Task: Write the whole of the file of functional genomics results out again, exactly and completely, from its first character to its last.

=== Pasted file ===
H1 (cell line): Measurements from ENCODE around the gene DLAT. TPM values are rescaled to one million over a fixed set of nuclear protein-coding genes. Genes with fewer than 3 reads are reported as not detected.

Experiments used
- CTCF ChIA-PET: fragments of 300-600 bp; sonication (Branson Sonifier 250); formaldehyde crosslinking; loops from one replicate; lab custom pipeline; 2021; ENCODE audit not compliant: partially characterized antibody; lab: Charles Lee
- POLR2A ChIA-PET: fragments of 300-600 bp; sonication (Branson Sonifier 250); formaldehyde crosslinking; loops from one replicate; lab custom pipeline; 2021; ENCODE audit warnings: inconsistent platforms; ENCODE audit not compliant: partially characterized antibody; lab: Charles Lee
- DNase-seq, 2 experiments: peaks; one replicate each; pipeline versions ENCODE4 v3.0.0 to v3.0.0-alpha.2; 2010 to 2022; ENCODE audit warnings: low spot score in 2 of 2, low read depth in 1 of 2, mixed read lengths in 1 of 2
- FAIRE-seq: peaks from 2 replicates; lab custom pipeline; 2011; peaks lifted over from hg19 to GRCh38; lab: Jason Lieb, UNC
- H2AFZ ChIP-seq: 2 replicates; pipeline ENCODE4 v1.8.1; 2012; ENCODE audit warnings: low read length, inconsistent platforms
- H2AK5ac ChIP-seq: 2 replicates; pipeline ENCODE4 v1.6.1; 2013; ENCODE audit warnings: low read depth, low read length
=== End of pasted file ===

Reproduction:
H1 (cell line): Measurements from ENCODE around the gene DLAT. TPM values are rescaled to one million over a fixed set of nuclear protein-coding genes. Genes with fewer than 3 reads are reported as not detected.

Experiments used
- CTCF ChIA-PET: fragments of 300-600 bp; sonication (Branson Sonifier 250); formaldehyde crosslinking; loops from one replicate; lab custom pipeline; 2021; ENCODE audit not compliant: partially characterized antibody; lab: Charles Lee
- POLR2A ChIA-PET: fragments of 300-600 bp; sonication (Branson Sonifier 250); formaldehyde crosslinking; loops from one replicate; lab custom pipeline; 2021; ENCODE audit warnings: inconsistent platforms; ENCODE audit not compliant: partially characterized antibody; lab: Charles Lee
- DNase-seq, 2 experiments: peaks; one replicate each; pipeline versions ENCODE4 v3.0.0 to v3.0.0-alpha.2; 2010 to 2022; ENCODE audit warnings: low spot score in 2 of 2, low read depth in 1 of 2, mixed read lengths in 1 of 2
- FAIRE-seq: peaks from 2 replicates; lab custom pipeline; 2011; peaks lifted over from hg19 to GRCh38; lab: Jason Lieb, UNC
- H2AFZ ChIP-seq: 2 replicates; pipeline ENCODE4 v1.8.1; 2012; ENCODE audit warnings: low read length, inconsistent platforms
- H2AK5ac ChIP-seq: 2 replicates; pipeline ENCODE4 v1.6.1; 2013; ENCODE audit warnings: low read depth, low read length